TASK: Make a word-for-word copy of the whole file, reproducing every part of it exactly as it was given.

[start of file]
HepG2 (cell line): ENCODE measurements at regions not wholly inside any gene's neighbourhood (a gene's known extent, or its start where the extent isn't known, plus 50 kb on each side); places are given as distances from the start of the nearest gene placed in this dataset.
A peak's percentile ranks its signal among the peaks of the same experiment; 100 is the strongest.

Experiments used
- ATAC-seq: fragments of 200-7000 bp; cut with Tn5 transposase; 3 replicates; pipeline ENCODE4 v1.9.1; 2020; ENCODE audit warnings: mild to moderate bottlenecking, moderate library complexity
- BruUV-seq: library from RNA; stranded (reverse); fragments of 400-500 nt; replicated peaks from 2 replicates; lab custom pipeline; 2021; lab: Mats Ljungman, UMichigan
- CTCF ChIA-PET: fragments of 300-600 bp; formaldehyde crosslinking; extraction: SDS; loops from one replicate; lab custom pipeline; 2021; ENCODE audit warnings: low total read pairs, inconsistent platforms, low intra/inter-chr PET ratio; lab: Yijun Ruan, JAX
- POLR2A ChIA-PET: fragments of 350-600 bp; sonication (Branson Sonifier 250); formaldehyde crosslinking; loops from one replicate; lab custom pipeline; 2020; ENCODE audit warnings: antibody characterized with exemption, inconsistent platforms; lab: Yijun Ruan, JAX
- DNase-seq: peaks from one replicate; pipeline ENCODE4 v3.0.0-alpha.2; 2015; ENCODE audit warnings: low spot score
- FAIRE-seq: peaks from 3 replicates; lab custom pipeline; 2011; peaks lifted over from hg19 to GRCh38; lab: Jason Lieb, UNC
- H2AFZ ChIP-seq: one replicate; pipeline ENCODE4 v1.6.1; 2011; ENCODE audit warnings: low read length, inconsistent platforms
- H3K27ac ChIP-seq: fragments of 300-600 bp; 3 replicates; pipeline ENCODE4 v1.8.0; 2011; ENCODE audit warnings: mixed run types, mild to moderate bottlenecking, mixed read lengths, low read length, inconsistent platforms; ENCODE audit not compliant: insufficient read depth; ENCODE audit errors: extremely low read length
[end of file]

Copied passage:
HepG2 (cell line): ENCODE measurements at regions not wholly inside any gene's neighbourhood (a gene's known extent, or its start where the extent isn't known, plus 50 kb on each side); places are given as distances from the start of the nearest gene placed in this dataset.
A peak's percentile ranks its signal among the peaks of the same experiment; 100 is the strongest.

Experiments used
- ATAC-seq: fragments of 200-7000 bp; cut with Tn5 transposase; 3 replicates; pipeline ENCODE4 v1.9.1; 2020; ENCODE audit warnings: mild to moderate bottlenecking, moderate library complexity
- BruUV-seq: library from RNA; stranded (reverse); fragments of 400-500 nt; replicated peaks from 2 replicates; lab custom pipeline; 2021; lab: Mats Ljungman, UMichigan
- CTCF ChIA-PET: fragments of 300-600 bp; formaldehyde crosslinking; extraction: SDS; loops from one replicate; lab custom pipeline; 2021; ENCODE audit warnings: low total read pairs, inconsistent platforms, low intra/inter-chr PET ratio; lab: Yijun Ruan, JAX
- POLR2A ChIA-PET: fragments of 350-600 bp; sonication (Branson Sonifier 250); formaldehyde crosslinking; loops from one replicate; lab custom pipeline; 2020; ENCODE audit warnings: antibody characterized with exemption, inconsistent platforms; lab: Yijun Ruan, JAX
- DNase-seq: peaks from one replicate; pipeline ENCODE4 v3.0.0-alpha.2; 2015; ENCODE audit warnings: low spot score
- FAIRE-seq: peaks from 3 replicates; lab custom pipeline; 2011; peaks lifted over from hg19 to GRCh38; lab: Jason Lieb, UNC
- H2AFZ ChIP-seq: one replicate; pipeline ENCODE4 v1.6.1; 2011; ENCODE audit warnings: low read length, inconsistent platforms
- H3K27ac ChIP-seq: fragments of 300-600 bp; 3 replicates; pipeline ENCODE4 v1.8.0; 2011; ENCODE audit warnings: mixed run types, mild to moderate bottlenecking, mixed read lengths, low read length, inconsistent platforms; ENCODE audit not compliant: insufficient read depth; ENCODE audit errors: extremely low read length